Duration of blood storage does not affect status of vital functions
Latest research has revealed that there is no change in the status of pulmonary, coagulation or immunology functions based on the duration of through which blood is stored. Stored blood and fresh blood have the same effect on patients when they undergo blood transfusion. The study was conducted by Mayo Clinic. According to Daryl J. Kor who is an assistant professor in anesthesiology at Mayo Clinic College of Medicine, the perception that the duration of blood storage affects the quality of blood is false. Contrary to previous conceptions, the risk of pulmonary infections when blood is transfused does not increase when blood that is stored for longer duration is used for transfusion.
The lead researcher Daryl J. Kor said that experiments were conducted on patients, hundred in number, who are being mechanically ventilated in the hospital. Out of the hundred patients, fifty were given fresh blood transfusion and the other fifty were given stored blood transfusion. Observations in the early post transfusion period showed that there was no change in the health condition of patients in either of the groups. Fresh blood is defined as the blood that is stored for 4 or less than 4 days. Old blood is defined as the blood that has an average storage period of 26.5 days. Observations were noted down a couple of hours after blood transfusion.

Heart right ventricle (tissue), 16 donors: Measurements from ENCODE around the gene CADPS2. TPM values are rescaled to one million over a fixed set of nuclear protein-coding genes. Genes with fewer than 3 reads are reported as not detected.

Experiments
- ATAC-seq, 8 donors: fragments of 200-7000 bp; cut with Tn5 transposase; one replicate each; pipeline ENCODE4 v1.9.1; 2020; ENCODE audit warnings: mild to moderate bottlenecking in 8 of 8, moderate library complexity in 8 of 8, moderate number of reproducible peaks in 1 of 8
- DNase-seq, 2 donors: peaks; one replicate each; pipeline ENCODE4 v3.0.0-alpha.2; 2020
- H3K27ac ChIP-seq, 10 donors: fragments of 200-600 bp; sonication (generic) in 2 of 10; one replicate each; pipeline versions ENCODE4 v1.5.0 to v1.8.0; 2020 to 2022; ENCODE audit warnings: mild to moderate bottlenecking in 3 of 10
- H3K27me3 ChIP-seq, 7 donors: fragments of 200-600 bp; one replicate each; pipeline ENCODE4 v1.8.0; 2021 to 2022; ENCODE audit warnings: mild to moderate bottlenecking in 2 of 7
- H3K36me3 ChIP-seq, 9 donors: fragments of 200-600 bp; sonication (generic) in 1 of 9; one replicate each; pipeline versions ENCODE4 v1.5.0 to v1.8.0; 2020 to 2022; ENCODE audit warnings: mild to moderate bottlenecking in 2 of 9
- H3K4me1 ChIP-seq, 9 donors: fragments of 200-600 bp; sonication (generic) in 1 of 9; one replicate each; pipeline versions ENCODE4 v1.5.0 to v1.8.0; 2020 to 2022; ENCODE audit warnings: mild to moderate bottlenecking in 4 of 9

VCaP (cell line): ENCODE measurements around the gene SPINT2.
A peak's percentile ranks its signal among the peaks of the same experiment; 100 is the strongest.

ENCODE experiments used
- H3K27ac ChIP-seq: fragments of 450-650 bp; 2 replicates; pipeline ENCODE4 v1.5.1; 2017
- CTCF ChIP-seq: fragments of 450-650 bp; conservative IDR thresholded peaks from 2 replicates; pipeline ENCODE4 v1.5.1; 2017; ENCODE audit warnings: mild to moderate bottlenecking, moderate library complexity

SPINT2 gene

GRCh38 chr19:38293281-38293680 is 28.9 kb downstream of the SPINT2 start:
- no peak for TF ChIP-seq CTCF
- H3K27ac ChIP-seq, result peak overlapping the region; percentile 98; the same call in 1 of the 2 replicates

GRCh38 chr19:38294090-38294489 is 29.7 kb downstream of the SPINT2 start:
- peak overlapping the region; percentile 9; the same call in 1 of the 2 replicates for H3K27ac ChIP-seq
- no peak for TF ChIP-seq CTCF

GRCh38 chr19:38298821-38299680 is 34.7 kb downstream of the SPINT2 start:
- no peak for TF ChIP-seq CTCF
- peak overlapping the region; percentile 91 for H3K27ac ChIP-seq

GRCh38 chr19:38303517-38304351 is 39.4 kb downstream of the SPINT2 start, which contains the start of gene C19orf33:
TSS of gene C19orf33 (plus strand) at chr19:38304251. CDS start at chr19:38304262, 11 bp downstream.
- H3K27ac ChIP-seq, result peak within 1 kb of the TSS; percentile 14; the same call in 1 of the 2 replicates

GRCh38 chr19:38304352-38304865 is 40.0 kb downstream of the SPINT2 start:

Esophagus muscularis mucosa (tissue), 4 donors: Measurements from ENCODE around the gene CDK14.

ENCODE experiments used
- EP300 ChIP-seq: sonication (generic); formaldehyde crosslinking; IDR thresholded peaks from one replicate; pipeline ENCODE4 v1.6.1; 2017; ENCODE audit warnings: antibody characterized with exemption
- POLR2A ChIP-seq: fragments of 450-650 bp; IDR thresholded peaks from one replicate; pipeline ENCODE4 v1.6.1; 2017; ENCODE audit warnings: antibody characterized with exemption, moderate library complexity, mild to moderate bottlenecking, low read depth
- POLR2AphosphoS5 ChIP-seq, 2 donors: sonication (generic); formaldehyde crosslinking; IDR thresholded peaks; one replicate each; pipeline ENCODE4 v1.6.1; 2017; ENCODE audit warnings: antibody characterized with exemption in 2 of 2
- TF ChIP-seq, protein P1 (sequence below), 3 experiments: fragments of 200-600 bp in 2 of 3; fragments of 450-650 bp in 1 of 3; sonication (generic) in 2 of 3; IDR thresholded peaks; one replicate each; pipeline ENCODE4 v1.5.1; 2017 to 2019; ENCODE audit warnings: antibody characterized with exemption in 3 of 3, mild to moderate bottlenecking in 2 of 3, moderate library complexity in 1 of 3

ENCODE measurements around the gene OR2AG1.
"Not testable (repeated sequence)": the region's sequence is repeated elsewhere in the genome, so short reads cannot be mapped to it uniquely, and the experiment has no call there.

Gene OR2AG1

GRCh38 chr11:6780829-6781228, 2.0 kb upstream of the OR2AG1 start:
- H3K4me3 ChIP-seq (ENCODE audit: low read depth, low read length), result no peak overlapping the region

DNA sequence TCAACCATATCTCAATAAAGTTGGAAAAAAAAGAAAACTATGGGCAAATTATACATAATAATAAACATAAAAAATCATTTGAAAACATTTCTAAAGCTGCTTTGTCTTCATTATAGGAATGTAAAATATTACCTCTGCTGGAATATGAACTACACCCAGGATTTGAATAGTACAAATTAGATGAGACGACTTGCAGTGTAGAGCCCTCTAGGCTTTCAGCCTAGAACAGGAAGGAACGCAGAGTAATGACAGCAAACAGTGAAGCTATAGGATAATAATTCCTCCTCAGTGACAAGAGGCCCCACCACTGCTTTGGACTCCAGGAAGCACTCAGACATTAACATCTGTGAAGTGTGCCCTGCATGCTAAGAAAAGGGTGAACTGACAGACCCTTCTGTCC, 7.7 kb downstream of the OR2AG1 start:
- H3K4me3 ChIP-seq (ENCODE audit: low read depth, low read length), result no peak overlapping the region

Results of the study
The study clearly showed that there was no undesirable effect of the storage period of blood on any health parameter, be it respiration, immunological function or coagulation. Dr. Kor also said that the previous studies showing negative impact of old blood on patients could either have been due to bias or due to unintentional confounding. The present study followed the double-blind trial and hence, such risks were eradicated.
Limitations and scope for further study
Although the study did present conclusive proofs, there are certain limitations. Firstly, the study group is very small since results of experiments on a hundred patients cannot be generalized to the whole population. Secondly, all patients belonged to the same medical institution. Further studies are required in other medical facilities to come to conclusive results. Finally, although the short term implications of the study have been positive, long term implications are unknown. Further scope for study will include all these factors so that more concrete results can be established.